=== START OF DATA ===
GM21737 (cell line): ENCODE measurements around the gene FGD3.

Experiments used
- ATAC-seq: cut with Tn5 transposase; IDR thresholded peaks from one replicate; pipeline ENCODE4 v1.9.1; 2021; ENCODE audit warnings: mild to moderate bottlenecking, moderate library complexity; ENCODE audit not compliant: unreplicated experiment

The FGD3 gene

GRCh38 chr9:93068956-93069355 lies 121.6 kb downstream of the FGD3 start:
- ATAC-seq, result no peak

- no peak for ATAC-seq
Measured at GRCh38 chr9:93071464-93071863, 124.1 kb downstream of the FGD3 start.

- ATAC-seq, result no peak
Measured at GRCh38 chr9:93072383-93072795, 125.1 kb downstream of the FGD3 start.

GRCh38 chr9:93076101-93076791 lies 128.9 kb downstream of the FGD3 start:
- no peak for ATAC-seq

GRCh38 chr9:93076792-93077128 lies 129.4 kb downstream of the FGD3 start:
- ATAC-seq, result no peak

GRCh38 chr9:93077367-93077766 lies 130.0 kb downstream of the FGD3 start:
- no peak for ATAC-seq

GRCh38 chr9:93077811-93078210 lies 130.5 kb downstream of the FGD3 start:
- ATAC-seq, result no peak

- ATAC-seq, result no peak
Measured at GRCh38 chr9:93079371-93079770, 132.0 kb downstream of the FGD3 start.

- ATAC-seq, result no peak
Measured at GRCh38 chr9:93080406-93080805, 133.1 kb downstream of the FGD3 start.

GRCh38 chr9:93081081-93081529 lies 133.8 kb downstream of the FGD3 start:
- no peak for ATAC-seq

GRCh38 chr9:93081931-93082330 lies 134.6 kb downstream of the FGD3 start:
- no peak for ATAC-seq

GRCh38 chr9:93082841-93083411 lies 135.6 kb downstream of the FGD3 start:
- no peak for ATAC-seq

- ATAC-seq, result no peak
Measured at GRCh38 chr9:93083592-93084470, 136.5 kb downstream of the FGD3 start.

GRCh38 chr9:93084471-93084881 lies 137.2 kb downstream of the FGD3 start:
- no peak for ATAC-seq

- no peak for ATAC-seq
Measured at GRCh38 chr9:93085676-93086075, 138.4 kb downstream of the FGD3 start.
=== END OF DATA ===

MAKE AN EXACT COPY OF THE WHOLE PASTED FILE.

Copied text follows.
GM21737 (cell line): ENCODE measurements around the gene FGD3.

Experiments used
- ATAC-seq: cut with Tn5 transposase; IDR thresholded peaks from one replicate; pipeline ENCODE4 v1.9.1; 2021; ENCODE audit warnings: mild to moderate bottlenecking, moderate library complexity; ENCODE audit not compliant: unreplicated experiment

The FGD3 gene

GRCh38 chr9:93068956-93069355 lies 121.6 kb downstream of the FGD3 start:
- ATAC-seq, result no peak

- no peak for ATAC-seq
Measured at GRCh38 chr9:93071464-93071863, 124.1 kb downstream of the FGD3 start.

- ATAC-seq, result no peak
Measured at GRCh38 chr9:93072383-93072795, 125.1 kb downstream of the FGD3 start.

GRCh38 chr9:93076101-93076791 lies 128.9 kb downstream of the FGD3 start:
- no peak for ATAC-seq

GRCh38 chr9:93076792-93077128 lies 129.4 kb downstream of the FGD3 start:
- ATAC-seq, result no peak

GRCh38 chr9:93077367-93077766 lies 130.0 kb downstream of the FGD3 start:
- no peak for ATAC-seq

GRCh38 chr9:93077811-93078210 lies 130.5 kb downstream of the FGD3 start:
- ATAC-seq, result no peak

- ATAC-seq, result no peak
Measured at GRCh38 chr9:93079371-93079770, 132.0 kb downstream of the FGD3 start.

- ATAC-seq, result no peak
Measured at GRCh38 chr9:93080406-93080805, 133.1 kb downstream of the FGD3 start.

GRCh38 chr9:93081081-93081529 lies 133.8 kb downstream of the FGD3 start:
- no peak for ATAC-seq

GRCh38 chr9:93081931-93082330 lies 134.6 kb downstream of the FGD3 start:
- no peak for ATAC-seq

GRCh38 chr9:93082841-93083411 lies 135.6 kb downstream of the FGD3 start:
- no peak for ATAC-seq

- ATAC-seq, result no peak
Measured at GRCh38 chr9:93083592-93084470, 136.5 kb downstream of the FGD3 start.

GRCh38 chr9:93084471-93084881 lies 137.2 kb downstream of the FGD3 start:
- no peak for ATAC-seq

- no peak for ATAC-seq
Measured at GRCh38 chr9:93085676-93086075, 138.4 kb downstream of the FGD3 start.